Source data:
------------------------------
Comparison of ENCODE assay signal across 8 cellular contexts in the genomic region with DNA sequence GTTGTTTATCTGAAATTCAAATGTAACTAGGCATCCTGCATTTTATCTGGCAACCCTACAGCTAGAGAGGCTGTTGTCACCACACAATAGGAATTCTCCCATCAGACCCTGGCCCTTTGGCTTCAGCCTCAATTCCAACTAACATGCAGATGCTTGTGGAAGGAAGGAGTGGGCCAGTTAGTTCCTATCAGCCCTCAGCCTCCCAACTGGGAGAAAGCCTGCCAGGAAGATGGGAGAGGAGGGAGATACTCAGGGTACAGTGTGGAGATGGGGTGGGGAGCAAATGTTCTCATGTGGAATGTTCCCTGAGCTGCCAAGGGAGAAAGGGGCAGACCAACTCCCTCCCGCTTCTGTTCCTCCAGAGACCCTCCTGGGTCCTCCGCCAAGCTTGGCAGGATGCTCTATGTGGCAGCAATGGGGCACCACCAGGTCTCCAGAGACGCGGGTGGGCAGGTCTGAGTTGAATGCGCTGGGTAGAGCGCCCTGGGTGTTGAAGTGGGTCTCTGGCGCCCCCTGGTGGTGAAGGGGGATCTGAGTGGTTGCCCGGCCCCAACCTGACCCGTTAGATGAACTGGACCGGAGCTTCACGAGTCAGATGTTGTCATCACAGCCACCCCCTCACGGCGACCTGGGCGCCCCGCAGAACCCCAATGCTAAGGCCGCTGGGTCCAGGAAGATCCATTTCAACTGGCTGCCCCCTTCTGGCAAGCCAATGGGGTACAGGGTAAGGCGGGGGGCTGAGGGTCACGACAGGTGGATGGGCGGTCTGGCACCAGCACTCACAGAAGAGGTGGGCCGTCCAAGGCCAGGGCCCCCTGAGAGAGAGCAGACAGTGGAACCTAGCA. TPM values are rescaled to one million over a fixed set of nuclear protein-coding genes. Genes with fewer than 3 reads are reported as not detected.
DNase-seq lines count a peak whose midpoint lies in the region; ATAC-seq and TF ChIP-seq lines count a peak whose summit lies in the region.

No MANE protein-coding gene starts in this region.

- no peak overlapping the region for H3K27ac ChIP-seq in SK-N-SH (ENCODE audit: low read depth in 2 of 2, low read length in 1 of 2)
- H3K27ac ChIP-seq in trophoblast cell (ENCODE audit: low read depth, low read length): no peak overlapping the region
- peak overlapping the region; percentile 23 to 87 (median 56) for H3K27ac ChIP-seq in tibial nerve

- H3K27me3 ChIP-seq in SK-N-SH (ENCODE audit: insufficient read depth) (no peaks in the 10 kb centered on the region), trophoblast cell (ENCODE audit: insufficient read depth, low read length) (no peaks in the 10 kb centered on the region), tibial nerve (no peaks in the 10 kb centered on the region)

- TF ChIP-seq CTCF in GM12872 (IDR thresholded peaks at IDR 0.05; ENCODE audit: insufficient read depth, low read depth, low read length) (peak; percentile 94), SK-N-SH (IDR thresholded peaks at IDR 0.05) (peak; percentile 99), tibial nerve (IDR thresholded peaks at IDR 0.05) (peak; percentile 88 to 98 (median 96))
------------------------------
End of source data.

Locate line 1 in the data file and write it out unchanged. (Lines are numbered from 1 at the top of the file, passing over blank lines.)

Comparison of ENCODE assay signal across 8 cellular contexts in the genomic region with DNA sequence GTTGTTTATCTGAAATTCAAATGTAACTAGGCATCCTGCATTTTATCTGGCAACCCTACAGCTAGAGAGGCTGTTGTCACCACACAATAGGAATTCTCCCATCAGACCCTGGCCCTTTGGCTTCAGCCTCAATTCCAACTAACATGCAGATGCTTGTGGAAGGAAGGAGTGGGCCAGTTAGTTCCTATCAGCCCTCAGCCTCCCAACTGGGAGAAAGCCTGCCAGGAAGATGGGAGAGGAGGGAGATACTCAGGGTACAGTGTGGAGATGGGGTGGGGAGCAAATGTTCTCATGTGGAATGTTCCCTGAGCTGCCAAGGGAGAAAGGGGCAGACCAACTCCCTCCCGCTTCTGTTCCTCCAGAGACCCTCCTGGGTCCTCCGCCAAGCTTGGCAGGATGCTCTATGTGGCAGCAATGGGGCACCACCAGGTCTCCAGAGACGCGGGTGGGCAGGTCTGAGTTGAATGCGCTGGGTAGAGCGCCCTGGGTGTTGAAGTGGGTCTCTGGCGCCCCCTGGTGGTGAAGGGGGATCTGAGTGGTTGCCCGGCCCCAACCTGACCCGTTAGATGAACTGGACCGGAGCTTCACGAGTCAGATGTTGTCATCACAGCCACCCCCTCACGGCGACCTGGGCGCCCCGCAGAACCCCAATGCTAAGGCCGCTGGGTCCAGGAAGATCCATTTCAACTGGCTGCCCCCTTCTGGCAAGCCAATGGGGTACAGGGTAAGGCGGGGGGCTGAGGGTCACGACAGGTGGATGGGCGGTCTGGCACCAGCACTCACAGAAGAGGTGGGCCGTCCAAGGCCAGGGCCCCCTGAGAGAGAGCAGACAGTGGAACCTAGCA. TPM values are rescaled to one million over a fixed set of nuclear protein-coding genes. Genes with fewer than 3 reads are reported as not detected.